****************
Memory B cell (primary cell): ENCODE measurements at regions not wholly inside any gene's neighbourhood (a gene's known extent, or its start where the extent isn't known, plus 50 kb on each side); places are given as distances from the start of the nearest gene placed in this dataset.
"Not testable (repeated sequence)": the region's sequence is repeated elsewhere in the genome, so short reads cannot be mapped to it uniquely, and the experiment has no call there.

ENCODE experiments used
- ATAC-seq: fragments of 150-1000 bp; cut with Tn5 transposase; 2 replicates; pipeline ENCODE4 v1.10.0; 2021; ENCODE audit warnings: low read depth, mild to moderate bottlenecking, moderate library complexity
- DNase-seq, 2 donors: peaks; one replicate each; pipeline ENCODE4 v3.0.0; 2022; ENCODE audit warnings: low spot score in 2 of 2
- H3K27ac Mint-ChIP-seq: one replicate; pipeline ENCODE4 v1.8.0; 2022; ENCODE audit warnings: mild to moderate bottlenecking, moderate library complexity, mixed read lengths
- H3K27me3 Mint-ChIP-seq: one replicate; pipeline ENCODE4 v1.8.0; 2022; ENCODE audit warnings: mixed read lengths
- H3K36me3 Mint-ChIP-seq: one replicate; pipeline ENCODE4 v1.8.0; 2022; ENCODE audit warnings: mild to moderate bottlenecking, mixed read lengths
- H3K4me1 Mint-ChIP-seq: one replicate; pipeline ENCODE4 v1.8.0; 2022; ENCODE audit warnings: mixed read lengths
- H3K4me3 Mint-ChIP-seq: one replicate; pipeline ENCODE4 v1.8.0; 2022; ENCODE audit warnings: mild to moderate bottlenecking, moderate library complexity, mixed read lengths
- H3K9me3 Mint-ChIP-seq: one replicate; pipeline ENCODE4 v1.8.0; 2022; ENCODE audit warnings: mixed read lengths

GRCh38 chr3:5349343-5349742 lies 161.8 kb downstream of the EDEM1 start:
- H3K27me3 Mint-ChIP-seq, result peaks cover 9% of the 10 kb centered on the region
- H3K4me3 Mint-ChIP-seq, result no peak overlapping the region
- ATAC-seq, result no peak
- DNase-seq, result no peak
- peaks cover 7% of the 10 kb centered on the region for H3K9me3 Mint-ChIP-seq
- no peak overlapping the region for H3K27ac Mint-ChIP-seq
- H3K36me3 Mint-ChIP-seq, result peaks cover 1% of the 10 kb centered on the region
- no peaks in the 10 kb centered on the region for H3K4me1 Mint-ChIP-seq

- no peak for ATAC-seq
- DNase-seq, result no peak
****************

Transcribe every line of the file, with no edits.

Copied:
Memory B cell (primary cell): ENCODE measurements at regions not wholly inside any gene's neighbourhood (a gene's known extent, or its start where the extent isn't known, plus 50 kb on each side); places are given as distances from the start of the nearest gene placed in this dataset.
"Not testable (repeated sequence)": the region's sequence is repeated elsewhere in the genome, so short reads cannot be mapped to it uniquely, and the experiment has no call there.

ENCODE experiments used
- ATAC-seq: fragments of 150-1000 bp; cut with Tn5 transposase; 2 replicates; pipeline ENCODE4 v1.10.0; 2021; ENCODE audit warnings: low read depth, mild to moderate bottlenecking, moderate library complexity
- DNase-seq, 2 donors: peaks; one replicate each; pipeline ENCODE4 v3.0.0; 2022; ENCODE audit warnings: low spot score in 2 of 2
- H3K27ac Mint-ChIP-seq: one replicate; pipeline ENCODE4 v1.8.0; 2022; ENCODE audit warnings: mild to moderate bottlenecking, moderate library complexity, mixed read lengths
- H3K27me3 Mint-ChIP-seq: one replicate; pipeline ENCODE4 v1.8.0; 2022; ENCODE audit warnings: mixed read lengths
- H3K36me3 Mint-ChIP-seq: one replicate; pipeline ENCODE4 v1.8.0; 2022; ENCODE audit warnings: mild to moderate bottlenecking, mixed read lengths
- H3K4me1 Mint-ChIP-seq: one replicate; pipeline ENCODE4 v1.8.0; 2022; ENCODE audit warnings: mixed read lengths
- H3K4me3 Mint-ChIP-seq: one replicate; pipeline ENCODE4 v1.8.0; 2022; ENCODE audit warnings: mild to moderate bottlenecking, moderate library complexity, mixed read lengths
- H3K9me3 Mint-ChIP-seq: one replicate; pipeline ENCODE4 v1.8.0; 2022; ENCODE audit warnings: mixed read lengths

GRCh38 chr3:5349343-5349742 lies 161.8 kb downstream of the EDEM1 start:
- H3K27me3 Mint-ChIP-seq, result peaks cover 9% of the 10 kb centered on the region
- H3K4me3 Mint-ChIP-seq, result no peak overlapping the region
- ATAC-seq, result no peak
- DNase-seq, result no peak
- peaks cover 7% of the 10 kb centered on the region for H3K9me3 Mint-ChIP-seq
- no peak overlapping the region for H3K27ac Mint-ChIP-seq
- H3K36me3 Mint-ChIP-seq, result peaks cover 1% of the 10 kb centered on the region
- no peaks in the 10 kb centered on the region for H3K4me1 Mint-ChIP-seq

- no peak for ATAC-seq
- DNase-seq, result no peak